• Justin Whitaker

      Fairly non sequitur indeed and in need of further explanation, which I may have done, but only poorly, near the end of my article. My contention is that rebirth is intimately tied with the ultimate concerns of the Buddha’s teaching. Sure, you can aim at nirvana in this life while doubting the Buddha on rebirth, but then I think what you mean by nirvana may well deviate from what the Buddha meant. Now, maybe he was wrong, or maybe his teachings pertaining to rebirth need to be understood provisionally or as spiritually useful as you suggest. And perhaps, as has been suggested, the Buddha didn’t have any coherent stance on the matter.

      I am definitely guilty of bringing a systematic and/or system-finding propensity to my reading of Buddhism, so all of this may just be my own projections and prejudices :) But yes, I do think rebirth and a non-naturalized account of karma do play key roles in the Buddha’s teaching.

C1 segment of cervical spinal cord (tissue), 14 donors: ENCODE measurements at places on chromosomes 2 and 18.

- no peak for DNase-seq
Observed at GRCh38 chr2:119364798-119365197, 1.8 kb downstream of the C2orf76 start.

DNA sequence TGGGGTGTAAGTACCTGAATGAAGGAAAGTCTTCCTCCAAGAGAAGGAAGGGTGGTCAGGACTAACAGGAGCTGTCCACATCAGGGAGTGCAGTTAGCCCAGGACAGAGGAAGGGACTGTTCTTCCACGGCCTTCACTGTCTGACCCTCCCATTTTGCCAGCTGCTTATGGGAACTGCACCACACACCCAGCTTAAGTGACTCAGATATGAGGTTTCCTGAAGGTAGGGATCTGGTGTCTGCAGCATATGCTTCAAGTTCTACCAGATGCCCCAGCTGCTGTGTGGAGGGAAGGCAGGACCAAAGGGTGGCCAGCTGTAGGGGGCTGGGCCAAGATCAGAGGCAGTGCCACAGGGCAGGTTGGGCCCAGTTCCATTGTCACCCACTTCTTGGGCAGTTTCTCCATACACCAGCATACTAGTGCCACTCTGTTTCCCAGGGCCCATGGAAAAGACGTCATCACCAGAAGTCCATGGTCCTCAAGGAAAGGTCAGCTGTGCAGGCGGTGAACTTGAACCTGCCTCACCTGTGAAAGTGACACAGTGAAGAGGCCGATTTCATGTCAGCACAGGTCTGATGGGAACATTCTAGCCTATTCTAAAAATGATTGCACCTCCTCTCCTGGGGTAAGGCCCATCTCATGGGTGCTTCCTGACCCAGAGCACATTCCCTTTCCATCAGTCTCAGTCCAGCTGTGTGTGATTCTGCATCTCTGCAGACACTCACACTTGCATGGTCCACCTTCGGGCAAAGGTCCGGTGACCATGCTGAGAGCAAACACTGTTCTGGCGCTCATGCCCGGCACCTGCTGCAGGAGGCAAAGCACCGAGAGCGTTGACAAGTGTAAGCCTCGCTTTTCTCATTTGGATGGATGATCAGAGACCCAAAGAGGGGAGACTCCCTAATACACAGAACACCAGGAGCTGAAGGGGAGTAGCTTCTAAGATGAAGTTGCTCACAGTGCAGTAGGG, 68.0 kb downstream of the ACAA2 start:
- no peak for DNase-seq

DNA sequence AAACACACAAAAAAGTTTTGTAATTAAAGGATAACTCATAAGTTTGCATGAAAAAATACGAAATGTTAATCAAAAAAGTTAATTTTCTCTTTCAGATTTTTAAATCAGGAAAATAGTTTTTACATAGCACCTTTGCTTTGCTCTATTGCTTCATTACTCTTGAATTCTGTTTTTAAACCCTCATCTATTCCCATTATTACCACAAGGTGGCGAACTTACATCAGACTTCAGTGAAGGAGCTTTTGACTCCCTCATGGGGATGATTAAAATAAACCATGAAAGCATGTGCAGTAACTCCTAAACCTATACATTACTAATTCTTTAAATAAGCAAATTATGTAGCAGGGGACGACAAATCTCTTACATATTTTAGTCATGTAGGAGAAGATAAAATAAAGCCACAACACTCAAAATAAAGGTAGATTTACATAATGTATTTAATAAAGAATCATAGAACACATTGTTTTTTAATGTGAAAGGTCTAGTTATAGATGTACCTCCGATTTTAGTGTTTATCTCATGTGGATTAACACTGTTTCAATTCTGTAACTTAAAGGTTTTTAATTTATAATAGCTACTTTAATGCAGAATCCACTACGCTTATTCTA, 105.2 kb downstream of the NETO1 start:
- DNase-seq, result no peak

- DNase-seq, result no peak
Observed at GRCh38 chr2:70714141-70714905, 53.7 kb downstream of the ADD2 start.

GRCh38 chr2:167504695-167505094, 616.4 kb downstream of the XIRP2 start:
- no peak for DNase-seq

As for the big mountain and other cosmological teachings, I turn to an article by Rupert Gethin, “Cosmology and Meditation: From the Aggañña-Sutta to the Mahāyāna” – History of Religions, Vol. 36, No. 3 (Feb., 1997), pp. 183-217; where he argues that many quasi-mythological or impossibly unreal teachings of the Buddha (and later) could best be understood as visualization practices and I also appreciate Richard Gombrich’s efforts to show that some of his teachings were (sometimes elaborate) jokes making fun of ideas of the time. Perhaps the rebirth teachings fit in one of these – but I have yet to see a good argument for that.

      As for the idea that, “I think it’s likely that the Buddha believed in rebirth because it was part of his culture.” I seem to have found a younger, wiser Bodhipaksa asserting something a bit different: